In terms of recovery from rhinoplasty, continue to apply your cold eye mask for three days after surgery and apply Kenacomb ointment to your nostrils twice a day. Take antibiotics and pain relief as instructed and as needed. Refrain from taking supplements like vitamins, herbal remedies and oils like fish oil and evening primrose for two weeks as it may affect blood clotting and healing in the short term.

Keep well hydrated and refrain from very spicy or hot foods. It is also essential to rest, although during the day, try to sit up and read a book or watch TV. At night, it is recommended you sleep on your back with pillows under your arms and a neck support to keep you stationary. No side or stomach sleeping! You should also not exercise for three to five weeks to assist with your recovery.

You can clean your face with a cool face washer, however, it is crucial that you don’t get your cast or tapes wet. Warm (not hot) showers are OK but refrain from washing your hair at this stage. Also, refrain from baths, as they can increase the risk of swelling and bleeding.

It’s also critical that you don’t sniff, snort, blow your nose or try to clear it for at least two weeks. Nasal sprays and saline sprays and rinses should also not be used.

Week two

During this time, your nose will be swollen, you will probably have stitches and glue in the tissues, and an external cast and internal splints distorting the tissues. At your second post-operation visit (which is usually 10 to 14 days after surgery), your cast and the hard glue from the incision between your nostrils will generally be removed.

Your nasal breathing should have improved by now, but one of the rhinoplasty recovery tips recommended to patients is the application of nose cones. These are small silicone stents that can aid your breathing while your nose heals. They are often worn for one to two weeks after surgery and then nightly for two to three months, but your specialist will advise what is best for you.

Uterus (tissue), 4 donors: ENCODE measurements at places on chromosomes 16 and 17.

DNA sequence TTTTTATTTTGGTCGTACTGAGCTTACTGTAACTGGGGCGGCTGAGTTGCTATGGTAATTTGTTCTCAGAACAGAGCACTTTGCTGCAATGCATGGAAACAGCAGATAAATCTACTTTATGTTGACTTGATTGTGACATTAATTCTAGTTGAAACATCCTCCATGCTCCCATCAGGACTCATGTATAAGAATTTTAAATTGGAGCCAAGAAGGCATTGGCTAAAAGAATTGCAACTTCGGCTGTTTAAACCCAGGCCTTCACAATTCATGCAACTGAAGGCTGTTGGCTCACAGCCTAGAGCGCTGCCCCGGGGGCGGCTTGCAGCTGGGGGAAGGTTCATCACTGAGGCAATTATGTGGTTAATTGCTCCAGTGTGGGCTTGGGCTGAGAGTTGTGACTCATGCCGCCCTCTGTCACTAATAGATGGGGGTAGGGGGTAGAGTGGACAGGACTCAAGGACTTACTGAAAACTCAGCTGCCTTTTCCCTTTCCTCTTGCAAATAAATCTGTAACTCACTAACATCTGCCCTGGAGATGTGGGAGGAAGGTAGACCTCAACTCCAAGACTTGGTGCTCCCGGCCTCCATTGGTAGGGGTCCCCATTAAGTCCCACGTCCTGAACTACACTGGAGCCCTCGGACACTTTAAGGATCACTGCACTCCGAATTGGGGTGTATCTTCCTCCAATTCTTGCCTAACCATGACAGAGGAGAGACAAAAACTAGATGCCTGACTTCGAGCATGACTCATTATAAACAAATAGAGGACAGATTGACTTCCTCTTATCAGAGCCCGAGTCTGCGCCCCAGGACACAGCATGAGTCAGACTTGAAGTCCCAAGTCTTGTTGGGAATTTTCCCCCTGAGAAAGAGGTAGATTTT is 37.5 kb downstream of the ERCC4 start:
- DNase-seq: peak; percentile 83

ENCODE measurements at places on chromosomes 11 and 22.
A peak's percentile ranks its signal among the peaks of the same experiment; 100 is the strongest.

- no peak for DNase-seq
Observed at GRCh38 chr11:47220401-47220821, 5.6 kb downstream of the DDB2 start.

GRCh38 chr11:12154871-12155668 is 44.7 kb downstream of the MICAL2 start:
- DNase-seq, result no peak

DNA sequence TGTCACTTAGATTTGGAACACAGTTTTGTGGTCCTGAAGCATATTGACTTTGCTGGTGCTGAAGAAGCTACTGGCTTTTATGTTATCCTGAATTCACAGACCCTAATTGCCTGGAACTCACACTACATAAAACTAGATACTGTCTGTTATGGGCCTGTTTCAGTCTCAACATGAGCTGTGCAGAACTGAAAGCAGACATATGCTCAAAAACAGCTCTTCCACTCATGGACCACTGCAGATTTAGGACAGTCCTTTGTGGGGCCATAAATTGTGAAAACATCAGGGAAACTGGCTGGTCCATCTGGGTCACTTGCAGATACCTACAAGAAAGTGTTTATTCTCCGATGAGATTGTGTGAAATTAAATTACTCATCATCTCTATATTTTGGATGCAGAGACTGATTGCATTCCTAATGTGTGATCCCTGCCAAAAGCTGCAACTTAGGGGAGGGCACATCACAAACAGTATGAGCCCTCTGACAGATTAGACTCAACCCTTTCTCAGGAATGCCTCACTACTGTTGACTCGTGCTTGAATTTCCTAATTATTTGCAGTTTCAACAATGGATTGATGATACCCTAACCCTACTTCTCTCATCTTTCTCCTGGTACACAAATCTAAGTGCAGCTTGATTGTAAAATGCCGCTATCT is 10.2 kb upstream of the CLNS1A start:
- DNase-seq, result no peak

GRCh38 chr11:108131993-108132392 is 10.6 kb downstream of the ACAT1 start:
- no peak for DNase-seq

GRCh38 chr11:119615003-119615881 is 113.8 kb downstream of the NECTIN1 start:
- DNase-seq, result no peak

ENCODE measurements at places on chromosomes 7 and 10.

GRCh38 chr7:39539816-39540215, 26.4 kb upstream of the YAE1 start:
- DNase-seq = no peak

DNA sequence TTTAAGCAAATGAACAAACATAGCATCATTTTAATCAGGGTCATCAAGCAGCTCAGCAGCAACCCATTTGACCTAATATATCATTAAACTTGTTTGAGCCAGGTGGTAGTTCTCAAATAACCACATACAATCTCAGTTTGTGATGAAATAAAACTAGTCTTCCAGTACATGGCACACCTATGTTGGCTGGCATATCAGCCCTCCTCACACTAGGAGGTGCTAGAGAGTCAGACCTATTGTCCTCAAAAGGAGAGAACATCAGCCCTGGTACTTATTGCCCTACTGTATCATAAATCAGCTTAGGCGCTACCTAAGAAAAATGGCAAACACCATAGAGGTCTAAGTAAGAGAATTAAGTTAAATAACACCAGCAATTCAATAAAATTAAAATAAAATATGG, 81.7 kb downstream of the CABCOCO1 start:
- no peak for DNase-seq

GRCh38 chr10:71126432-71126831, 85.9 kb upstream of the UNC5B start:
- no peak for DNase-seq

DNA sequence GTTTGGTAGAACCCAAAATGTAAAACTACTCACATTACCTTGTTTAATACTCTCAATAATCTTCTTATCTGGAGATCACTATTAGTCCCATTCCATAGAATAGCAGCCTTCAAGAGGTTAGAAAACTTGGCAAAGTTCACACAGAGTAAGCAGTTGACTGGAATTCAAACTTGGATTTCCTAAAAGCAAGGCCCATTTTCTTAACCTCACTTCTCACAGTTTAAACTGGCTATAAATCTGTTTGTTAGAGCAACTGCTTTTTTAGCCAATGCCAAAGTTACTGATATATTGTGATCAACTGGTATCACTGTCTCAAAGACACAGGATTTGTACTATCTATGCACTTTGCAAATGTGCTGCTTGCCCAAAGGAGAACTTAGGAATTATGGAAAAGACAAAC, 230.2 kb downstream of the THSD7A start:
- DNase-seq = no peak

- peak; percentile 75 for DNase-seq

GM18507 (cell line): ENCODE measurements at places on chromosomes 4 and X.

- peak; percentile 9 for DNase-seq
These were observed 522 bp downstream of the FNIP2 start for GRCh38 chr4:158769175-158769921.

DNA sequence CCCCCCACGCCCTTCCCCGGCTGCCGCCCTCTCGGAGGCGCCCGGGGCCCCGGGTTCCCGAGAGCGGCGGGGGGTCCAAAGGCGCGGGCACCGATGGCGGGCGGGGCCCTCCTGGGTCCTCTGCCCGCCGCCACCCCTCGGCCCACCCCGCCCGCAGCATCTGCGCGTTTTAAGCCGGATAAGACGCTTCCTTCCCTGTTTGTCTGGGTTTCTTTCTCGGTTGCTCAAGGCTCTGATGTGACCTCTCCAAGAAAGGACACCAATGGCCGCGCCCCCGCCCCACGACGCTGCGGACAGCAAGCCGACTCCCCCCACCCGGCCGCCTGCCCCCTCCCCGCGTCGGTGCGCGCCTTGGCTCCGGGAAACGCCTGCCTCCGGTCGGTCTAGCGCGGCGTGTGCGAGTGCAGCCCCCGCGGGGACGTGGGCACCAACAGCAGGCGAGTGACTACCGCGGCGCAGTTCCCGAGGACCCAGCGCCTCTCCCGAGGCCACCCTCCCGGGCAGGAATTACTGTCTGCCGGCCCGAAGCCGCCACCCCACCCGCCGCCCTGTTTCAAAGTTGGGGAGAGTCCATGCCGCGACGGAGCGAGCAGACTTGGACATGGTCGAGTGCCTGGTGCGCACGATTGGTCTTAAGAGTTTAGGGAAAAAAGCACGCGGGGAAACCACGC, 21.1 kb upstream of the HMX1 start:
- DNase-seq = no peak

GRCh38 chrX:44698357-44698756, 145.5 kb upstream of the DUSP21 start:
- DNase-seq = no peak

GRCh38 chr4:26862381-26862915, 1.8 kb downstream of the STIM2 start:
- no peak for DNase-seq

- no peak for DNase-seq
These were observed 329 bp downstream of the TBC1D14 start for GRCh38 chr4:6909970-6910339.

Weeks three to four

For the first three to four weeks of recovery after rhinoplasty, your nasal framework will be soft and moldable, and your entire nose will probably feel numb. This numbness should settle to a small zone over and in front of the tip of your nose. This normally settles over four to five months, but in some instances, some degree of numbness can persist, although it is rarely bothersome. Your nose may also feel quite firm over the first month and stay that way for four to six months. This is due to internal stitches and scar tissue/healing.

Typically, after six months, your nose may have achieved over 90 per cent of its long-term appearance, but it does depend on the extent of your surgery. Your nose should also start to soften, the skin feels more supple and your upper lip stiffness decreases.


In the first week, when you have the external plastic cast over your nose, you can wear glasses until it is removed in the second week. However, it is recommended in the following two weeks, you don’t wear glasses as they can leave impressions/depressions on your nose that may become pigmented and take some time to fade. If possible, wear contact lenses. If you must wear glasses, tape them up to your forehead to take the weight off your nose. It is also recommended that you don’t wear sunglasses for six weeks after your surgery.

When to contact your specialist

The two to three weeks following surgery is a critical time in the healing process and can affect recovery time after rhinoplasty, so it’s vital that you contact your health professional if any of the following occur:

  • You have increasing pain, notice any increasing redness or a bad smell in your nose or are concerned that an infection might be developing.
  • You notice significant bleeding or a persistent ooze beyond three days after your surgery.
  • You feel your cast is “digging in”.
  • You feel very stressed or anxious.